"Metropolis" is a legendary film with groundbreaking scenes and filmic techniques. Its powerful visuals on the futuristic city, planes shuttling through the concrete jungle and ant-like workers operating mammoth machines, as well as its explosive images of a mechanical devil-woman and dystopian scenes, have been imitated countless times on the screen in the past eight decades. The film was cut substantially after its premiere and the original version was not found until 80 years later in South America. Lang's last silent film, "Woman in the Moon", features an entrepreneur co-operating with a genius scientist in building a rocket to look for gold on the moon.
Lang's famous noir thriller "M" is a vivid study of a serial killer preying on children. It was his first sound film but he immediately grasped the advantages of the sound process. Whistles and children's songs are heard echoing throughout the film, creating an effect of suspense and breaking the early sound films' cliché of having only dialogue and singing. Another classic noir movie, "The Big Heat", was selected for inclusion in the National Film Registry of the Library of Congress in the US. The noir's motif of the femme fatale is fully elaborated as both the fierce murderer and the dauntless detective fall prey to her. "Human Desire" was based on the novel "The Beast Within" by Émile Zola. The film features a young and sexy beauty who has desire for the youthful body of a locomotive engineer and hopes he can get rid of her jealous old husband.
"Man Hunt" was Lang's first anti-Nazi film, wherein the Germans who had been protagonists now became the villains. The film was made before the Americans joined the Second World War. American censors regarded it as a "hate film" and excised the torture scene. Another anti-Nazi espionage film, "Hangmen Also Die!", boasted an all-star team including dramatist Bertolt Brecht and musician Hanns Eisler, who were refugees from Nazi Germany, and cinematographer James Wong Howe.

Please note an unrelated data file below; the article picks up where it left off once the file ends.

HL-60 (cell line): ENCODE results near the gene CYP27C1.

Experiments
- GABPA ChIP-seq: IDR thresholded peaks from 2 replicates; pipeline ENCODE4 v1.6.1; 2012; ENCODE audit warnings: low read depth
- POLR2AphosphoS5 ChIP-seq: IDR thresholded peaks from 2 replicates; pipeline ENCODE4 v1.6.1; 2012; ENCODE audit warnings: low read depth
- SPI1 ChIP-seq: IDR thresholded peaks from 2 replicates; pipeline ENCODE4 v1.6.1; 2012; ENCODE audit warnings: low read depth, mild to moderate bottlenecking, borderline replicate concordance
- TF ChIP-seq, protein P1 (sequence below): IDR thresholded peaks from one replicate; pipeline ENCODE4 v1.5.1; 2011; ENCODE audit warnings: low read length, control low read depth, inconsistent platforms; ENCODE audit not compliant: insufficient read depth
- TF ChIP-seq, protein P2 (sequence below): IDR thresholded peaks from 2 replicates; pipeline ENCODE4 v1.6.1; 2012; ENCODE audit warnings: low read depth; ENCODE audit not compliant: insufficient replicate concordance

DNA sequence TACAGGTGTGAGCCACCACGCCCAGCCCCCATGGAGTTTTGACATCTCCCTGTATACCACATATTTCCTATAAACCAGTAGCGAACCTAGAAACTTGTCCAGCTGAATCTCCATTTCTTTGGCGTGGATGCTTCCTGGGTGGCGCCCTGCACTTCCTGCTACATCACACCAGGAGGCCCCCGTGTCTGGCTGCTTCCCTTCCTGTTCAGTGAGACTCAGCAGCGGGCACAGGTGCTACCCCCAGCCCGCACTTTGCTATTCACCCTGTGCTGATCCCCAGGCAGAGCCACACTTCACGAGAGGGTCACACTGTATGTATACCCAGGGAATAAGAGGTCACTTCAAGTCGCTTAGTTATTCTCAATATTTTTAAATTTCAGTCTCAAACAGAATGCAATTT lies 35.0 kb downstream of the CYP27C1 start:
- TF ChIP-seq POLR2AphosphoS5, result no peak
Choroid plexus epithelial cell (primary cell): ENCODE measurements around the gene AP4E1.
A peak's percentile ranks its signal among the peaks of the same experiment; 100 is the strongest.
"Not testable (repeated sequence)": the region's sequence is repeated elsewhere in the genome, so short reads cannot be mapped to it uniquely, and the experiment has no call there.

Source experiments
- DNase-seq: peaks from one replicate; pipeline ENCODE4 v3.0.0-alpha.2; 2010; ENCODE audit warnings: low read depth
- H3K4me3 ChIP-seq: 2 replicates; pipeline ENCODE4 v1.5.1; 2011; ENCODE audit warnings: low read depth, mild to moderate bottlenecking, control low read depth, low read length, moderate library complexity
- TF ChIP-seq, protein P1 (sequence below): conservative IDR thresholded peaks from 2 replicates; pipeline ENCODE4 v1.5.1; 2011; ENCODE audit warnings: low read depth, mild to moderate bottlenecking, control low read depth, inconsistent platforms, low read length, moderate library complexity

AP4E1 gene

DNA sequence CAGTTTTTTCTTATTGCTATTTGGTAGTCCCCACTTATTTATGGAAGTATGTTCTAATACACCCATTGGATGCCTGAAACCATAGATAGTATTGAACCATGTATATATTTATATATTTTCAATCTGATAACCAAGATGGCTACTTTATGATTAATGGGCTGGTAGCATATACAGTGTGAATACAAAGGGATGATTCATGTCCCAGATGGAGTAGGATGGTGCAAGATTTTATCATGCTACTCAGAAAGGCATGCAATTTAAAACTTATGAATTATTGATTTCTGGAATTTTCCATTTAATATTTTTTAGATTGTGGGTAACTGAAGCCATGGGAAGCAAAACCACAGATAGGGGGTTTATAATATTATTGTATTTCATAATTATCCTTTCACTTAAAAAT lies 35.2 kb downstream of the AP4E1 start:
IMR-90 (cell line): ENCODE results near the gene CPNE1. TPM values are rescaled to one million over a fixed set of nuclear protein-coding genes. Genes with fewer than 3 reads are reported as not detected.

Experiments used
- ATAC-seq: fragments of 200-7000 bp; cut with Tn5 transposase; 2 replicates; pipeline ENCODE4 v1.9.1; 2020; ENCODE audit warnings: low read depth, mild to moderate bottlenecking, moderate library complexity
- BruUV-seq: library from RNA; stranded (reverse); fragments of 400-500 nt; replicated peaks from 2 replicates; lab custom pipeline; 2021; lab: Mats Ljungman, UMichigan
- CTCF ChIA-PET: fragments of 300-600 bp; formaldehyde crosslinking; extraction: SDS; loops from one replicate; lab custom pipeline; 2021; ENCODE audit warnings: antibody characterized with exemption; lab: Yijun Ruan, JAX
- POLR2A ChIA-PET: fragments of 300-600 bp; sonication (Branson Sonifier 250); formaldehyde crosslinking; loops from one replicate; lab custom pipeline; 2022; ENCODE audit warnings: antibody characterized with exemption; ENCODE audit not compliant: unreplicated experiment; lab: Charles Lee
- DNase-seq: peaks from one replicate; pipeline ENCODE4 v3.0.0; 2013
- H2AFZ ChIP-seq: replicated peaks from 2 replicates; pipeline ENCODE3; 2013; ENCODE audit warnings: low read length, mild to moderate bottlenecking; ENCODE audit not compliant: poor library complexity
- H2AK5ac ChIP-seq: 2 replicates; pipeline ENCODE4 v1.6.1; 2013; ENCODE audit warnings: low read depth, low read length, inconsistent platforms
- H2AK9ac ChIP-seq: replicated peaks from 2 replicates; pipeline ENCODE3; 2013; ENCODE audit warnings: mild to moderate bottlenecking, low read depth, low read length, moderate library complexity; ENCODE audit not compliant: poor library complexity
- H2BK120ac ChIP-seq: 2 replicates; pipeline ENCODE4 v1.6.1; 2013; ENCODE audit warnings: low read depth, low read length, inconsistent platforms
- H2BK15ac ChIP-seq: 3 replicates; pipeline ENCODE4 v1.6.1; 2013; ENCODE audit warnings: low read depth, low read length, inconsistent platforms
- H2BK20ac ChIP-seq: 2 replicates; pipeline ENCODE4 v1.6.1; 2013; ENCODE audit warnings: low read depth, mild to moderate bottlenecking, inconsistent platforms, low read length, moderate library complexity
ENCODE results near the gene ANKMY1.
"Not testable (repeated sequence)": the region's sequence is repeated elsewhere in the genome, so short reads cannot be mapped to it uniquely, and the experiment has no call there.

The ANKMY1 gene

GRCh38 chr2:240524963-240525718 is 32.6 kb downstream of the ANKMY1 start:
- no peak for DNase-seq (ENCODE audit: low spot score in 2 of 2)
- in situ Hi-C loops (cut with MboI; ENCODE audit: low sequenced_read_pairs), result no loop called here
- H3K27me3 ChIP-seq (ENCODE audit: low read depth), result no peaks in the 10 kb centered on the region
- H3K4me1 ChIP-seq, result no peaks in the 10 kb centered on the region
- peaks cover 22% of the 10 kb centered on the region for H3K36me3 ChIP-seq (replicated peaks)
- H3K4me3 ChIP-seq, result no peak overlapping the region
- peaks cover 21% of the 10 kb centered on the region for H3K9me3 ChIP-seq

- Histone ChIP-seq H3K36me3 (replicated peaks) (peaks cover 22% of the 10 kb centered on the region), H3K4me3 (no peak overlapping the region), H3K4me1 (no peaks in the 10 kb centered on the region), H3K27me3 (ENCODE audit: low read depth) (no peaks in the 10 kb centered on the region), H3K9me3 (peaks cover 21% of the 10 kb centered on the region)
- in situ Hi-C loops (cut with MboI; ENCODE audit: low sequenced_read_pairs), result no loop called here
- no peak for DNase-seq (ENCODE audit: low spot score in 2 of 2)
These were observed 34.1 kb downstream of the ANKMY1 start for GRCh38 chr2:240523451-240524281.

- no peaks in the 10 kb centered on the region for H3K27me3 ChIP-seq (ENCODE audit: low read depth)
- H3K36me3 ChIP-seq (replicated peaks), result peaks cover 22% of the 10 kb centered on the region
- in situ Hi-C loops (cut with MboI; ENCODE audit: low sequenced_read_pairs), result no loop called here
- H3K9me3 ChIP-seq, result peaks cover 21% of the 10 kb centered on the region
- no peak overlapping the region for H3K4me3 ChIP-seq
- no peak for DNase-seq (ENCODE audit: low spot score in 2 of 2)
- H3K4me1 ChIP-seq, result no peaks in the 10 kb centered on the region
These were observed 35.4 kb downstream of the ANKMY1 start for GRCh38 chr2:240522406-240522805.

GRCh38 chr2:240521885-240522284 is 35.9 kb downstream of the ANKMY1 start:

Adapted from a popular play, "Liliom" was so light-hearted that it was a far cry from the adventures and crimes in Lang's other works. A man resorts to robbery in order to provide for his pregnant girlfriend. He is killed and sentenced by a heaven official to purgatory, but is allowed to return to earth to visit his newborn daughter. In the psychological thriller "Secret Behind the Door...", Lang used charming expressionist light and shadow to tell the modern version of the Bluebeard fairytale. A bride discovers after her honeymoon that her husband is harbouring dark secrets involving a dead ex-wife and a loyal secretary whose face is disfigured.
The 12 films by Murnau to be shown are the love triangle story "Journey into the Night" (1920); the chamber drama "The Haunted Castle" (1921); his famous classic "Nosferatu" (1922); "The Burning Soil" (1922), which tells a modern "vampire" story; the realist film "Phantom" (1922); the light comedy "The Finances of the Grand Duke" (1924); the classic silent films "The Last Laugh" (1924) and "Tartuffe" (1926), the latter adapted from Molière's work; the enduring "Faust" (1926); "Sunrise" (1927), which won three Oscars; "City Girl" (1930), a sister production of "Sunrise"; and his last film, "Tabu" (1931).
An in-depth master study course on German classics to be conducted in three sessions, entitled "From 'Metropolis' onwards", "Understanding Weimarer Republik and International Politics through Film" and "The Cinematic Art of F.W. Murnau", will be held at 2.30pm on October 6, 13 and 27 respectively at AC1 or AC2 at Level 4 of the Administration Building of the Hong Kong Cultural Centre. The course will be conducted in Cantonese.
A free seminar, "Fritz Lang & F.W. Murnau", is scheduled for 5pm on October 14 at the HKFA after the screening of "The Testament of Dr. Mabuse" and will be conducted in Cantonese. Mr Law Wai-ming and film critics Chan Ka-ming and Lau Shing-hon will share with audiences their views on the two masters.
"Metropolis", "Sunrise" and "Tabu" have music while the other silent films will have live music accompaniment. "The Last Laugh" has German intertitles. Other films have English subtitles or English intertitles.
Tickets for screenings from September to November are now available at URBTIX outlets. Tickets for screenings from December to January will be available from November 22. Course coupons will be available from September 6. Screening tickets are priced at $55 and course coupons are priced at $80. Credit card booking can be made on 2111 5999 or on the Internet at www.urbtix.hk.
Programme details and information on various discount schemes can be found in the leaflets available at all URBTIX outlets. For programme enquiries, visit www.lcsd.gov.hk/CE/CulturalService/filmprog/english/2012rc/2012rc_index.html or call 2734 2900.
Ends/Friday, August 24, 2012
A film still from "Metropolis" (1927).
A film still from "M" (1931).
A film still from "The Testament of Dr. Mabuse" (1933).
A film still from "The Big Heat" (1953).
A film still from "Nosferatu" (1922).
A film still from "Faust" (1926).
A film still from "Sunrise" (1927).
A film still from "Tabu" (1931).